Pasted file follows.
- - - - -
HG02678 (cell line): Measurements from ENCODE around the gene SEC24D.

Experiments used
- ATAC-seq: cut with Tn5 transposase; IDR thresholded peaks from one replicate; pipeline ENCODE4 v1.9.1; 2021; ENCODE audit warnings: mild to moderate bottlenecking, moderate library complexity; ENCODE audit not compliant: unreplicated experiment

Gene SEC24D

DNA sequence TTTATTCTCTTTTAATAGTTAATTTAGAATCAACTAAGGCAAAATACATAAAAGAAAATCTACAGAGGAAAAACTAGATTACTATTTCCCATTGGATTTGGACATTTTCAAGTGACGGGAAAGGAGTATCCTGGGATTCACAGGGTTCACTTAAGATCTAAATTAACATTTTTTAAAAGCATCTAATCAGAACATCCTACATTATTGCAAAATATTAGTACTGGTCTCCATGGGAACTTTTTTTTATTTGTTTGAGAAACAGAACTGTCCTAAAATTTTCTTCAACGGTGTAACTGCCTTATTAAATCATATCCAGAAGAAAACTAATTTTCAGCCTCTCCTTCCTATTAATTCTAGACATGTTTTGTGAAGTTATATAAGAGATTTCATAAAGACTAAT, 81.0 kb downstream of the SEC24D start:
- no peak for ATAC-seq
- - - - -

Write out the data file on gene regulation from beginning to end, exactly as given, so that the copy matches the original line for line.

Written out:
HG02678 (cell line): Measurements from ENCODE around the gene SEC24D.

Experiments used
- ATAC-seq: cut with Tn5 transposase; IDR thresholded peaks from one replicate; pipeline ENCODE4 v1.9.1; 2021; ENCODE audit warnings: mild to moderate bottlenecking, moderate library complexity; ENCODE audit not compliant: unreplicated experiment

Gene SEC24D

DNA sequence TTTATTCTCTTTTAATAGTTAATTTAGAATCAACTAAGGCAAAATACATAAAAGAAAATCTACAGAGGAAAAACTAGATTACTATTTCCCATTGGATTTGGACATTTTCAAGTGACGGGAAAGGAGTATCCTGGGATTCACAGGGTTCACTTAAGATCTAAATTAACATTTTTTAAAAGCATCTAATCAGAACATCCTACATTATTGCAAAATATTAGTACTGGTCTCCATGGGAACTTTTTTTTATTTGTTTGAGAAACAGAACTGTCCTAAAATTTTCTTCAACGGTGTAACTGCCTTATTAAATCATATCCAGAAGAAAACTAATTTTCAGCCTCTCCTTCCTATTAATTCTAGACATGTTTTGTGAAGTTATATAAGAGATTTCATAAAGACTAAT, 81.0 kb downstream of the SEC24D start:
- no peak for ATAC-seq